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The Cave Paperback – 14 Jan 2002

4.6 out of 5 stars 5 customer reviews

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Product details

  • Paperback: 224 pages
  • Publisher: Bloomsbury Publishing PLC; New edition edition (14 Jan. 2002)
  • Language: English
  • ISBN-10: 0747556237
  • ISBN-13: 978-0747556237
  • Product Dimensions: 12.9 x 1.8 x 19.8 cm
  • Average Customer Review: 4.6 out of 5 stars  See all reviews (5 customer reviews)
  • Amazon Bestsellers Rank: 625,063 in Books (See Top 100 in Books)

Product Description

Review

“ Krabbe’s carefully constructed narrative has a geometry so precise that the patterns buried under the surface emerge only in the final pages.” -- New York Times

“A cleverly wrought tale of death and suspense” -- Publishers weekly

“A contemporary noir master who is a cross between Patricia Highsmith and Jim Thompson” -- Kirkus

“A diamond of a book- perfectly proportioned, multifaceted, and containing not one wasted word” -- Library Journal

“Full of beautiful coincidences, epiphanies, turning points and roads not taken” -- Los Angeles Times

About the Author

Tim Krabbe is a chess as well as a cycling enthusiast and one of Holland's leading writers. His many books include the noir novels The Vanishing and The Cave. He lives in Amsterdam. Sam Garrett, a former wire-service correspondent, is the translator of The Rider, also by Tim Krabbe and The Gates of Damascus by Lieve Joris.


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Format: Paperback
Egon is a geologist, a meek, unassuming man coming to terms with a loveless marriage. As the novel opens, he is in Thailand, carrying thousands of dollars worth of heroin to an unknown contact. To understand how and why he is in this situation, we must journey back twenty years - to a far-off summer camp, when the young Egon met another boy his own age - the charismatic, utterly amoral Axel Van De Graaf - possessed of a terrible willpower that corrupts and poisons all who encounter it.

Krabbe's masterpiece - an unflinching examination of the damage human beings do to each other both by chance and design, a meditation on mortality and the one chance that is our lives, and a terrible portrayal of the human character in the twentieth century, free of both morality and God. An amazing, unforgettable book, and one of the best uses of an omniscient narrator there is. The book's obscurity seems to stand in inverse proportion to its power: start reading it and I guarantee you'll do nothing else until you reach the book's quietly shattering climax, and the secret of the cave.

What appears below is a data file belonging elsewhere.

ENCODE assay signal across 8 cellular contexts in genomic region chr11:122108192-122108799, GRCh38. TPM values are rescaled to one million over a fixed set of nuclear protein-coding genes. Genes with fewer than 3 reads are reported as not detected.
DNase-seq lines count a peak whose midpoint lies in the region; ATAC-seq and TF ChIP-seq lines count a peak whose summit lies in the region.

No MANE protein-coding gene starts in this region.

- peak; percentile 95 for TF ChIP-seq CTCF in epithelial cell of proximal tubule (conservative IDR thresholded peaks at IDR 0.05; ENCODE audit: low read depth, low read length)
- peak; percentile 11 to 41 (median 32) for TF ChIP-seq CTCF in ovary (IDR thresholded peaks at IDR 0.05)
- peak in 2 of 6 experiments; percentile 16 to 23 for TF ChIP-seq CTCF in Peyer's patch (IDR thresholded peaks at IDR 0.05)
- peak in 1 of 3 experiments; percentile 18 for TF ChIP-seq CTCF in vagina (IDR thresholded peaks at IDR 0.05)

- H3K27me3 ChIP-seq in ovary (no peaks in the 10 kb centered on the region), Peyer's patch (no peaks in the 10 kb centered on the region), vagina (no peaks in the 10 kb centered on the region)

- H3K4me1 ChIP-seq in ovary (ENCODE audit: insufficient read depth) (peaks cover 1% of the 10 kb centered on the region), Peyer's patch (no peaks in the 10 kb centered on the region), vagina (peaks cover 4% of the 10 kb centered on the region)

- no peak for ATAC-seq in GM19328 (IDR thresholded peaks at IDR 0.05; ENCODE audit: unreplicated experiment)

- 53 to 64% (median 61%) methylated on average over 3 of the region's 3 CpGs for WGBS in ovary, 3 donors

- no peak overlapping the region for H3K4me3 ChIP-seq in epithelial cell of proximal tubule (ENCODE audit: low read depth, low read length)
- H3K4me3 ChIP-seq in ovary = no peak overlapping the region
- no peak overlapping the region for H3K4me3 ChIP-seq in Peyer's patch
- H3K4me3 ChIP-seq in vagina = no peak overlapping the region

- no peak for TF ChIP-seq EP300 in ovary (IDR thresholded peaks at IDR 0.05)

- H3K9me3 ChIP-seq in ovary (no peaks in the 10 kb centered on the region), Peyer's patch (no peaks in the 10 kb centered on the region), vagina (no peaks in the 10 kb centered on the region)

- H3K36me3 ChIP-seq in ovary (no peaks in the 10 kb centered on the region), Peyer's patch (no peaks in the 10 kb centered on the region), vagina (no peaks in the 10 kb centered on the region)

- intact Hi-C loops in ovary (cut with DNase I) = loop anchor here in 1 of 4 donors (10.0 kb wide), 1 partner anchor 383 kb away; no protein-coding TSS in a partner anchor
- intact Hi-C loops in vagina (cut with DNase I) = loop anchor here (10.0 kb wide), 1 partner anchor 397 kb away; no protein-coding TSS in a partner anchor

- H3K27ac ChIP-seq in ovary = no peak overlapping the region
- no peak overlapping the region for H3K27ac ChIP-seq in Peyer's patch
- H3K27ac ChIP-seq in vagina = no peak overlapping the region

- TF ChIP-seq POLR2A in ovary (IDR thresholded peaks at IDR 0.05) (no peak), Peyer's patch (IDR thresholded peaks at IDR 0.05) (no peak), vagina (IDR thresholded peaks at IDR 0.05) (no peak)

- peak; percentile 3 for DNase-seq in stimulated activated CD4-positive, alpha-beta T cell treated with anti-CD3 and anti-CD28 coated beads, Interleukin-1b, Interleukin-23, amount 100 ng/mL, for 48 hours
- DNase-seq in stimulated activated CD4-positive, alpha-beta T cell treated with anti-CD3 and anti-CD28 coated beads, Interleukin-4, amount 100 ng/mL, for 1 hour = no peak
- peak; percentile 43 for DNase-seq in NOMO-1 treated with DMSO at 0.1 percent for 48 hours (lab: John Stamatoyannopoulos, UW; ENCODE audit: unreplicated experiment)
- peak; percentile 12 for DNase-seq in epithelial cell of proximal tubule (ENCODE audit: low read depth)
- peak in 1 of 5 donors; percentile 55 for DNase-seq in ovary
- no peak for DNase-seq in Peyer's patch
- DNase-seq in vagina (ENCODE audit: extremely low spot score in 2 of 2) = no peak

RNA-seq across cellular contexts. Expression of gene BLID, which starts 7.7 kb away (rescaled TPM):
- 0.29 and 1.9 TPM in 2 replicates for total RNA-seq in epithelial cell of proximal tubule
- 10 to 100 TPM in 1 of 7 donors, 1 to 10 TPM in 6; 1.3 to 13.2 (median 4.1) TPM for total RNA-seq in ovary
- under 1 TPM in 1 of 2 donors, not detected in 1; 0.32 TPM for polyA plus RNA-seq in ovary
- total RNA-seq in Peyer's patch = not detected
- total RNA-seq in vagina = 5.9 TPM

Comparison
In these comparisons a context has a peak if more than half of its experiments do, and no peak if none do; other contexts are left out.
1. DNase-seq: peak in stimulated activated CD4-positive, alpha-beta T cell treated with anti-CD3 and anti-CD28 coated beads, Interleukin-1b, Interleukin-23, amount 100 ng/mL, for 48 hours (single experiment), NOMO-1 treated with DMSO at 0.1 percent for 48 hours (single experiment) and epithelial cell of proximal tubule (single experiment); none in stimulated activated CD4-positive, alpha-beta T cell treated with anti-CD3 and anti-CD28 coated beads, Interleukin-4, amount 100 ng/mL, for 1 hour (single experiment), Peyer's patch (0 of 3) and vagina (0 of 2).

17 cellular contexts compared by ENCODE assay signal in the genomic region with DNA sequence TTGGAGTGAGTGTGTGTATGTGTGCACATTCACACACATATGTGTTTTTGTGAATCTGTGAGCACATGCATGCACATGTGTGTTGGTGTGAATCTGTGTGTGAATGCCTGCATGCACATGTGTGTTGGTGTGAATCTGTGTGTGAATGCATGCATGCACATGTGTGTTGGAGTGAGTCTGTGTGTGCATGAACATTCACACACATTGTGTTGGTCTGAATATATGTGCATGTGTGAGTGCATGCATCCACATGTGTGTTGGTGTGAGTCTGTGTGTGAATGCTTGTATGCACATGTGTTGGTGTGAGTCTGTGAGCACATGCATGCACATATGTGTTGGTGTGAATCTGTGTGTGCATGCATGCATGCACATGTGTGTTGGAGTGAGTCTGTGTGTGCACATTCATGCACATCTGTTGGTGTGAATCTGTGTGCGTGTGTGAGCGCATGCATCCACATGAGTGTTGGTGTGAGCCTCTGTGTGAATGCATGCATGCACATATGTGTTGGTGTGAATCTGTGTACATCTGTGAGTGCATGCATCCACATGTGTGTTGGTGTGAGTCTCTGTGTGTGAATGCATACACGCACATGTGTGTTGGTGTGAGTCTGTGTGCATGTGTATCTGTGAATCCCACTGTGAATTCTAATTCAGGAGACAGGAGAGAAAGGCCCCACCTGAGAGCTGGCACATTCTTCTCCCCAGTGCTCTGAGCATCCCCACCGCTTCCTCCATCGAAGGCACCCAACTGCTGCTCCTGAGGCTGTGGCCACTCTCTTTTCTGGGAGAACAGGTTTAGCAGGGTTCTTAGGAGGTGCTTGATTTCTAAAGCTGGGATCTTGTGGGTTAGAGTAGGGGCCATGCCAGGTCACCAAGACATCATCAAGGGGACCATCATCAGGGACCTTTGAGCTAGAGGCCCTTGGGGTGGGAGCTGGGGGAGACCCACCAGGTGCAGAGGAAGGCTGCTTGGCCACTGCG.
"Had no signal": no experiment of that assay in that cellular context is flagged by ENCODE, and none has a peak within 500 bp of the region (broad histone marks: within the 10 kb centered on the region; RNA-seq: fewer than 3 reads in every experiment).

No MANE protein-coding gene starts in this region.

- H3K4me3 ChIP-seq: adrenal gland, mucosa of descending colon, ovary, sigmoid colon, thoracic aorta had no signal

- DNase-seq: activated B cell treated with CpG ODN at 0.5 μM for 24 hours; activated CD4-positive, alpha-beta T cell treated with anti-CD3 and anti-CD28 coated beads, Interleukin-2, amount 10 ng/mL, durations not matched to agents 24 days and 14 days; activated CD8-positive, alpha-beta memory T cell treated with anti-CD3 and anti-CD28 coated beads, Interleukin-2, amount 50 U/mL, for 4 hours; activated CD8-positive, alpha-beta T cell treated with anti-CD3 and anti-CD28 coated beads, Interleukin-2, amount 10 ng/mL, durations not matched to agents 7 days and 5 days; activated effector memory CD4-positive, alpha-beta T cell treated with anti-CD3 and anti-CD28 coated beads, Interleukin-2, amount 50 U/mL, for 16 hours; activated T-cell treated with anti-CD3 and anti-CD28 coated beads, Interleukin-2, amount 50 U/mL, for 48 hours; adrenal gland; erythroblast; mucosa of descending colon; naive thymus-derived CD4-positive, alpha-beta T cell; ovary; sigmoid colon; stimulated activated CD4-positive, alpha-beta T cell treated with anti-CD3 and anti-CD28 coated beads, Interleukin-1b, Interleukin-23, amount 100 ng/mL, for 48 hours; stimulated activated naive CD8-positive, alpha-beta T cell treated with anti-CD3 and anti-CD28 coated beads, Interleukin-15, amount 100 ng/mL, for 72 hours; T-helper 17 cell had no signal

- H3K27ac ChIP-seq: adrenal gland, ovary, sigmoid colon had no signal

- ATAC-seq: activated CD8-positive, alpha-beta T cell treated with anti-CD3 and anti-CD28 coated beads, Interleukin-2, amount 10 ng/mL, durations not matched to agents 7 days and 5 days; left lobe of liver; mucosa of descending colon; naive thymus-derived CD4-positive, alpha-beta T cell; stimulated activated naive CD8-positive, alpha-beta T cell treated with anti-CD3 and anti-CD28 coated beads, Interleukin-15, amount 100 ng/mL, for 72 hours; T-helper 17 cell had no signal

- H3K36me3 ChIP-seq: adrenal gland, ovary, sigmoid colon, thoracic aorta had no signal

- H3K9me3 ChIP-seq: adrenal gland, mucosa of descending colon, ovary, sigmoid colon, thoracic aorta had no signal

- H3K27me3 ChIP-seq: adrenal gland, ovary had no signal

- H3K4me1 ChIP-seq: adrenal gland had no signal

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Format: Paperback Verified Purchase
Axel is quite an interesting personality who exerts a strong (and damaging) influence over everyone he meets. And yes, the plot takes a few turns. Somehow, though, there wasn't enough to make a real impression - either at the time or on reflection a few weeks later.
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Format: Paperback
An incredible book. I loved Krabbe's the Rider and so I thought I'd give this a try and was astonished by its power. In fact I finished it a month ago and i'm still thinking about it.
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Format: Paperback
A small novel from the Netherlands. A mystery novel with no mystery at all for the readers but only for the characters. A sad story too. Three fourteen year old kids in a summer camp in Belgium are going to sign up for their future in that one little summer month. One will end up a drug lord in the Netherlands. And the other two, due to their mediocrity and their lack of enterprising spirit will end up wanting what the drug lord can give them, money, when in their mid-life they will suddenly decide they have to become enterprising, and they will do what he asks them to do, pass drugs somewhere in a south-east Asian country. Pure accident, she travelling on a fake identity from the US, he travelling incognito from the Netherlands, having to pass a suitcase of heroin from one hired car to another, between two planes on an empty parking lot in the night. No real danger. Except that in this country living more or less under a dictator or at least a capricious hardly elected general known as General Suffering, which is funny in a Buddhist country since Suffering is the standard translation for Dukkha, the central concept of Buddhism, anything may happen. And anything happens. These two people who had not seen each other for thirty years, since they were fourteen, met, recognized each other but are imprudent in that recognition making them suspicious to some local tramps near by who join them once and for all in their entangled and intertwined guts. The rest is horror. The two tramps will vanish, into death and oblivion. An inoffensive one-legged kid will be accused, will confess and will be executed. And the drug will never surface anywhere. And who could care less or more? The book yet is sad because it ends with the husband and the two sons of the woman who never gets identified.Read more ›
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By A Customer on 26 July 2003
Format: Paperback
What an awesome book - the best one I've read to date. It's just so well put together, completely flips flps on itself in the middle, and then ties everything together in the last couple of pages. If you've ever wondered "what if...", this is the book for you.
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